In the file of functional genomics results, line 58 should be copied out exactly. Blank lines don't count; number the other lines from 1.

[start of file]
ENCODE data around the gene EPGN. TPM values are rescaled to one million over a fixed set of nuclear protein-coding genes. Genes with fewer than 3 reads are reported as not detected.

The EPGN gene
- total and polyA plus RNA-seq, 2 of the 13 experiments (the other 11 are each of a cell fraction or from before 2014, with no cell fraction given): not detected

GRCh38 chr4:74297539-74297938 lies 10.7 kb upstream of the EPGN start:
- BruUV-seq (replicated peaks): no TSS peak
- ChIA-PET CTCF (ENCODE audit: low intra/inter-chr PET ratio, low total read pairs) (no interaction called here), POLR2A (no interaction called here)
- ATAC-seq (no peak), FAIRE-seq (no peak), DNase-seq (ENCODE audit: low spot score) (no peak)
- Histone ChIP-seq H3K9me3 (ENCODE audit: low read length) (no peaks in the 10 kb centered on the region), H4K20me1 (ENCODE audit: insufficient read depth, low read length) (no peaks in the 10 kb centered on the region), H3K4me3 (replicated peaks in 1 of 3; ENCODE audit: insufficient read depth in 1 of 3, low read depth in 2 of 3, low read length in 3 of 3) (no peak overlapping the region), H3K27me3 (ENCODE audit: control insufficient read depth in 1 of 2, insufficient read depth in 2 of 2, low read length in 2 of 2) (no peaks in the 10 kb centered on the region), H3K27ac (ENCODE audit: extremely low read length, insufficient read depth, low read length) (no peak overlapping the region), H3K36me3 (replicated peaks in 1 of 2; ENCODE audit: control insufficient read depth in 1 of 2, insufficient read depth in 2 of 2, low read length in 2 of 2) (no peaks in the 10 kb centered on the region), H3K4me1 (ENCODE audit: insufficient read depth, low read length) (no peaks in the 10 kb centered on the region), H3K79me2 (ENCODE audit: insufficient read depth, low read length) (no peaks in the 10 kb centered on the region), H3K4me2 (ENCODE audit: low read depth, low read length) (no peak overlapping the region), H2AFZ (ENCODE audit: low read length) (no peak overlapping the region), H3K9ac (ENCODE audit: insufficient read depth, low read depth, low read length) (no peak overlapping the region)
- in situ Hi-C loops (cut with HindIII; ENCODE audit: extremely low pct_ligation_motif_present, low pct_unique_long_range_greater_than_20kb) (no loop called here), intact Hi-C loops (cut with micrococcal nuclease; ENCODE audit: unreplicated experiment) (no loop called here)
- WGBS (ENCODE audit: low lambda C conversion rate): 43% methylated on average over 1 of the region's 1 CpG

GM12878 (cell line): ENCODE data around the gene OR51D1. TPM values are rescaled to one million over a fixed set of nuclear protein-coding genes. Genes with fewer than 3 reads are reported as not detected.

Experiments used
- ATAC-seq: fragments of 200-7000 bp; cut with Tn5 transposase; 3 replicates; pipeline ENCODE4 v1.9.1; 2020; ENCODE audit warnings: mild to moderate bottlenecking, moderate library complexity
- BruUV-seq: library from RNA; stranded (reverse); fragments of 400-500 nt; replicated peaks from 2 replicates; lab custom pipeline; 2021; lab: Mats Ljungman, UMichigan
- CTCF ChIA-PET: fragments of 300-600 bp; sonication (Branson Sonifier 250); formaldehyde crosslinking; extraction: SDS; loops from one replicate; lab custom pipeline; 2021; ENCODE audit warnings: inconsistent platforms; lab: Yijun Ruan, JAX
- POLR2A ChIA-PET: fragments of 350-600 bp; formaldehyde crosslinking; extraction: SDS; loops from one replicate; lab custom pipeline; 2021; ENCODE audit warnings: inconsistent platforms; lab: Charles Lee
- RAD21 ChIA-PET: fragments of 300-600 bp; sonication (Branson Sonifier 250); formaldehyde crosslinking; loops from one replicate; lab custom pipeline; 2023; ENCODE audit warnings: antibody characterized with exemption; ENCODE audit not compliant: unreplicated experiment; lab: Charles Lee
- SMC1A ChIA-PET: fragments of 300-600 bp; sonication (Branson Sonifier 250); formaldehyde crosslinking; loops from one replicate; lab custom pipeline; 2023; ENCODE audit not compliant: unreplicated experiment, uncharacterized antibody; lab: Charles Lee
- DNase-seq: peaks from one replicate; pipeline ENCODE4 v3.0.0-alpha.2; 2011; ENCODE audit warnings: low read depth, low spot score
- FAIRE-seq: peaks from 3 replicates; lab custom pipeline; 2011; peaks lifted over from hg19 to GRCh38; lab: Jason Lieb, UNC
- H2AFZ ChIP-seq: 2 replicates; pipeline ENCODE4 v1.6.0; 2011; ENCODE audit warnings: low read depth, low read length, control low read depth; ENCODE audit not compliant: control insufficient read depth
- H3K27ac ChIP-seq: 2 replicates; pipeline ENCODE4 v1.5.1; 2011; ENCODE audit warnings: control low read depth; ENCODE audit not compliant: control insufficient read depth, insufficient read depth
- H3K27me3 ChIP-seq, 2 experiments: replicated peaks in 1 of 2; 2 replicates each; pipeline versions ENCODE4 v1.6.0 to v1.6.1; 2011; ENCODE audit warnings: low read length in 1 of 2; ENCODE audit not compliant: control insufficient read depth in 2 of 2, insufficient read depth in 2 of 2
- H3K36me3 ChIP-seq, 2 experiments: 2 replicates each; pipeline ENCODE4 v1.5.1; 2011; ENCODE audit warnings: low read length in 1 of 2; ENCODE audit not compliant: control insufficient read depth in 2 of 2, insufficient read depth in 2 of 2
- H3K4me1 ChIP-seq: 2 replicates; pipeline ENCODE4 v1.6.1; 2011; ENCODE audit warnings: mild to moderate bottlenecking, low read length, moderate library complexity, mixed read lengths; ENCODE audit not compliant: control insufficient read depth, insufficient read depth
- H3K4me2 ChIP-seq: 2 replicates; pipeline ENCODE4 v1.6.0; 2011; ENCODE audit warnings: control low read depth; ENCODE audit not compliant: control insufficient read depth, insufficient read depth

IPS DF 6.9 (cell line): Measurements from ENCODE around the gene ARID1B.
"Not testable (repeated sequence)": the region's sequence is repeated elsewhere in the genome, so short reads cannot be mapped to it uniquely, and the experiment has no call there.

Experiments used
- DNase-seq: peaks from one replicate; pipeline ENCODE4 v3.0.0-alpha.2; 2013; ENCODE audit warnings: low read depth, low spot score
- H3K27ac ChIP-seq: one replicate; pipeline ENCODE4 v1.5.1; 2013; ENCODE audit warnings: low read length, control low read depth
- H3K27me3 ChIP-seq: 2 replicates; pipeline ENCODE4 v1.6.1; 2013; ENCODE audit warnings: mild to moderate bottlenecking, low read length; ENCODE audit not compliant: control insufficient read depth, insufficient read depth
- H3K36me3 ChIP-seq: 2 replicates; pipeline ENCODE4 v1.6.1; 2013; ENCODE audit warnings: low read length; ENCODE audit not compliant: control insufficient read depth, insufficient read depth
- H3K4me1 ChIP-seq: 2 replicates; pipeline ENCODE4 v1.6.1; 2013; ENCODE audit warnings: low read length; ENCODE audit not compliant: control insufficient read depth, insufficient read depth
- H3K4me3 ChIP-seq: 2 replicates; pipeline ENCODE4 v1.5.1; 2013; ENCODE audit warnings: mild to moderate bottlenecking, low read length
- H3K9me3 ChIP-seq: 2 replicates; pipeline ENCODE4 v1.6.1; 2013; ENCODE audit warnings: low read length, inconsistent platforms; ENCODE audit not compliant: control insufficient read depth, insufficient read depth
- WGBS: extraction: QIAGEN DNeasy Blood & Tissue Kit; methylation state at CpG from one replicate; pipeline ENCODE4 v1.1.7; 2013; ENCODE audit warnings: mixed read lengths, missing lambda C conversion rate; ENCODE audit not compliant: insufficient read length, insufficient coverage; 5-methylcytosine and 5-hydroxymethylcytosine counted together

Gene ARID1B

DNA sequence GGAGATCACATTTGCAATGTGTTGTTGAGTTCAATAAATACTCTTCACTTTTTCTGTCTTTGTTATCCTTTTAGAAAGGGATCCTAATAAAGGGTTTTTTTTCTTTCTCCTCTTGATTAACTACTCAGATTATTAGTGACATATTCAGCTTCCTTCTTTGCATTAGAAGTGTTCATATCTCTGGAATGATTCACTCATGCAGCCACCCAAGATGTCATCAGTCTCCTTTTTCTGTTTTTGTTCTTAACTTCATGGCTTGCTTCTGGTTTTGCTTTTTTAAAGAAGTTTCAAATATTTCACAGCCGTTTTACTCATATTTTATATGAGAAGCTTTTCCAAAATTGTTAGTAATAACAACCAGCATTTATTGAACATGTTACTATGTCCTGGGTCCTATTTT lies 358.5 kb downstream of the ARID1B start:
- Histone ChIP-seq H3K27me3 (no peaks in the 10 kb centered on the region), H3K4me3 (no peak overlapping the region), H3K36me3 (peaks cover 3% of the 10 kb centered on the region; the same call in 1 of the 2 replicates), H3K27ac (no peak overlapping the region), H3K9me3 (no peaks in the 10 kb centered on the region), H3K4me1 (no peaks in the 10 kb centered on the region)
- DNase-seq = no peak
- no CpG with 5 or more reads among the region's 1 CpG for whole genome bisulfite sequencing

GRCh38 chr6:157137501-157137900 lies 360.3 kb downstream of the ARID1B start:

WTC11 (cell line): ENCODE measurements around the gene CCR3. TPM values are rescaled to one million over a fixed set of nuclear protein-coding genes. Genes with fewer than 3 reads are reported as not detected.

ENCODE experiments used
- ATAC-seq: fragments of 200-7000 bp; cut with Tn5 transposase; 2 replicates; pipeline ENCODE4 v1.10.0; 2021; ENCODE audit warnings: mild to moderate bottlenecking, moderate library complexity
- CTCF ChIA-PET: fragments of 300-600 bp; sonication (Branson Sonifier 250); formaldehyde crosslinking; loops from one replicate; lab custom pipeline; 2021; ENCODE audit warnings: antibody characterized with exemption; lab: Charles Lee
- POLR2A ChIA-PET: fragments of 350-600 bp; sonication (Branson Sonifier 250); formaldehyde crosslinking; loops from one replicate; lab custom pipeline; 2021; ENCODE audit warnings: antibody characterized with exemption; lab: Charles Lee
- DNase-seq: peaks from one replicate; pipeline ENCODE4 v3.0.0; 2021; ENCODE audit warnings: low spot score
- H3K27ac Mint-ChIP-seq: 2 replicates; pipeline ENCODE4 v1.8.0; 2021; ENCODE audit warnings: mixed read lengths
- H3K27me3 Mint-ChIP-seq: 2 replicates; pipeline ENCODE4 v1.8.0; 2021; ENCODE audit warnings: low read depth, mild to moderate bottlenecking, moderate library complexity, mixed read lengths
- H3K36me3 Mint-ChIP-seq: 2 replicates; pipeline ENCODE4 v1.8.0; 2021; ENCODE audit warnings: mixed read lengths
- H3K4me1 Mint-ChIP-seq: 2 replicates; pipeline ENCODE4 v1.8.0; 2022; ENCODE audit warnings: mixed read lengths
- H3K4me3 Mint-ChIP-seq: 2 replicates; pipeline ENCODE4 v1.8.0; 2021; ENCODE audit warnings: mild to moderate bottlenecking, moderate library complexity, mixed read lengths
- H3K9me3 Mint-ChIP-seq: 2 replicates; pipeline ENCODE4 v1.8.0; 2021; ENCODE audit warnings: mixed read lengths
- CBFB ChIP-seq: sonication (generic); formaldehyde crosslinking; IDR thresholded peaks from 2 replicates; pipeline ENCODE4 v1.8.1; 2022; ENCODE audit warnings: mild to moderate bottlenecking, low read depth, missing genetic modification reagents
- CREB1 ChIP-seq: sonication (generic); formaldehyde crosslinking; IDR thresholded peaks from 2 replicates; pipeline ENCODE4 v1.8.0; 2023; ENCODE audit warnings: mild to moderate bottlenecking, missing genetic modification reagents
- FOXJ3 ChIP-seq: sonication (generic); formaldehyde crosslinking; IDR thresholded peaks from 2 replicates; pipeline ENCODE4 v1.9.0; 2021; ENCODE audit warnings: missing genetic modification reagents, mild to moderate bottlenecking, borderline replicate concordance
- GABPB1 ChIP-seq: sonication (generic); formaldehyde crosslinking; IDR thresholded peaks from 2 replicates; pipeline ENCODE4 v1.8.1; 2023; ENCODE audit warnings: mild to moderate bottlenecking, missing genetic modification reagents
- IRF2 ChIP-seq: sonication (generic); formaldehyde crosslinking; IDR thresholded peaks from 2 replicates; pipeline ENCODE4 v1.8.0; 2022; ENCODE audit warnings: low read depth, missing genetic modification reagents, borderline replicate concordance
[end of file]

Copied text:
- FOXJ3 ChIP-seq: sonication (generic); formaldehyde crosslinking; IDR thresholded peaks from 2 replicates; pipeline ENCODE4 v1.9.0; 2021; ENCODE audit warnings: missing genetic modification reagents, mild to moderate bottlenecking, borderline replicate concordance